Mahatma Gandhi is the Real Face of Modern Hinduism and Hindutva is not Hinduism: Manoj K Jha, RJD National Spokesperson

In an exclusive interaction with The Policy Times, Prof. Manoj K Jha, the outgoing Head of Department, Department of Social Work, University of Delhi and National Spokesperson of the Rashtriya Janata Dal (RJD) presents interesting arguments about Secularism and why India needs to imbibe it again in the post-BJP era.

Manoj K Jha

Q: Was India a secular country ever in history?

Answer: Secularism is a dynamic concept. Like all dynamic concepts, secularism evolves. Secularism was opted as Indian value in the nascent Indian state after independence in the backdrop of Pakistan and its advocators included Pandit Jawaharlal Nehru, B R Ambedkar, Sardar Vallabhbhai Patel, Abul Kalam Azad, etc. They opted for secularism for a country which was highly divided on caste and religion. They took it as cherish goal, a favoured destination and it was an evolving concept.

India’s version of secularism is different from that of the western version which argued for complete separation of state from religion. And our state opted a version of secularism which gives equal respect to all religion and equal distance distanced from all religions in the matters of the state. But what has happened over the years, this destination has not seen a smooth journey in recent times.  We all know the factors which has gone on to denigrate the very goal of secularism.

Q: Why is Modi’s communal politics winning over secular politics by rest of the progressive political parties?

Answer: When Pandit Nehru or Babasaheb Ambedkar were drafting Indian constitution, secularism, freedom, equality and justice were parts of the same window. Over the years, justice was hyphenated from secularism, so were the ideas of equality and freedom. This should not have happened. Somewhere Congress and other parties are also to blame. Secularism and justice were the need of more than 80% of Hindus. They had to battle caste division, caste-based discrimination as also a kind of response for multiple faces of Hinduism. In the backdrop of hyphenation, right wings got an opportunity to prepare its recipe for social and political disaster. Modi’s politics is simply the wounding outgrowth of what happened over the years.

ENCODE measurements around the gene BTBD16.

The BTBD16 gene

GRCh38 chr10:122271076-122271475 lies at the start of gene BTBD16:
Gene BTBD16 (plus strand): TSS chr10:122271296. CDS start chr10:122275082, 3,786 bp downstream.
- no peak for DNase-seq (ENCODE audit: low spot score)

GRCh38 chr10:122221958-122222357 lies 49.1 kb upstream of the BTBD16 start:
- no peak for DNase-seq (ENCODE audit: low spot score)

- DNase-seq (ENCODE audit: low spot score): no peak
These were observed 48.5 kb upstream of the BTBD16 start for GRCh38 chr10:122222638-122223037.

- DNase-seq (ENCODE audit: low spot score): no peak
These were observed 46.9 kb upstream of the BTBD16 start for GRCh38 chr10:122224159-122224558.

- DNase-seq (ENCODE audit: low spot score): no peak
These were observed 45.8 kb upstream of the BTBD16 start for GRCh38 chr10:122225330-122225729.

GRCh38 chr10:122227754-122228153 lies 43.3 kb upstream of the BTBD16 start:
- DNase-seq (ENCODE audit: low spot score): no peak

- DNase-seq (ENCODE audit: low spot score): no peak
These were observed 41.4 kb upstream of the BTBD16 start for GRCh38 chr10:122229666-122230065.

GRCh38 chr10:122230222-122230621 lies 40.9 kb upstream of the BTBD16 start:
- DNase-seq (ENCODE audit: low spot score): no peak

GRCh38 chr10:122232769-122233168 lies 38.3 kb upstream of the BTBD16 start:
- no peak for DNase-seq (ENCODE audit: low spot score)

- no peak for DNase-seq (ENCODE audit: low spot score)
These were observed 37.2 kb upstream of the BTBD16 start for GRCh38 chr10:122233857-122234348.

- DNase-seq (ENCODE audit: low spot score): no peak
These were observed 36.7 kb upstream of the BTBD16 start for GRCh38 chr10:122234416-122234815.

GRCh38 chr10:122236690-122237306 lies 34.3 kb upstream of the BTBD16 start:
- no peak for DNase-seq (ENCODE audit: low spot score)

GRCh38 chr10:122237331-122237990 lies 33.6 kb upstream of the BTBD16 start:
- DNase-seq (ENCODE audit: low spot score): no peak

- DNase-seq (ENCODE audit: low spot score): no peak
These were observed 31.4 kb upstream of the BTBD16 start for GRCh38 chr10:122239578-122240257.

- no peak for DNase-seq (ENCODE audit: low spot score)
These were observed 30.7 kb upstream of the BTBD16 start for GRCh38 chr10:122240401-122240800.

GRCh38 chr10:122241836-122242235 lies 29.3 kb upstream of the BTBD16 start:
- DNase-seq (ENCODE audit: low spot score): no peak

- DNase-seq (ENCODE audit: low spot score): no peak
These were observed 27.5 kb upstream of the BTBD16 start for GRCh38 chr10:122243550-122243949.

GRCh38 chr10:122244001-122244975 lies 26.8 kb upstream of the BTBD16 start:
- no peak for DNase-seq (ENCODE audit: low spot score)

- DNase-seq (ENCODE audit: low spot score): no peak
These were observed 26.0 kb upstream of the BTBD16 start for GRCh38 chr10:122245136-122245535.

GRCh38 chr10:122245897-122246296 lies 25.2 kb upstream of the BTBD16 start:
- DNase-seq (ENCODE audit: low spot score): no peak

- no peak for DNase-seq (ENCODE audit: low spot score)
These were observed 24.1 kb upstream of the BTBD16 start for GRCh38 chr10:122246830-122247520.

Q: It apparently seems that BJP has been able to narrow the caste issue and mitigate its impact. Do you think that the progressive parties will have to reinvent credibility of secularism?

Answer: When you operate in the 24*7 Media which is dominated by Brahminic model (I don’t mean Brahmins), there is no space for alternative voice. For instance, people are termed as caste-based politicians. Casteism in politics is one thing and making arguments on the basis of discrimination or oppressive structures coming out of the caste hierarchy are different things. What Mr. Modi and his politics have done is that they have blurred the difference between these two. Having said so, caste issue is not over yet. ‘Beauty’ of caste is that it survives even in neo-liberal times. It has simply changed the nuances of discrimination but it is going on. Otherwise what makes Mr. Modi chose yogi adityanath in Uttar Pradesh and Trivendra Singh Rawat in Uttarakhand. Doesn’t it amount to denying the idea of democracy as representation what Ambedkar made an argument about. Democracy is all about representation and participation. BJP has disenfranchised certain communities. And when it happens, mind it that your immediate success might give you thrilling moments but it is the dangerous trend for the very idea of vibrant and representative democracy.

Q: What is the message Modi tried to convey by choosing Yogi as Chief Minister of UP?

Answer: Take the example of Bill Gates and Microsoft as Microsoft keeps updating its operating system. Yogi ji is a new version of operating system for BJP and RSS. Consumers will know that this version of window have additional benefits and things like that, nothing else. It also gives us a sense that the idea of Hindustan shaped by Gandhi and Nehru is being a not-so-silent burial.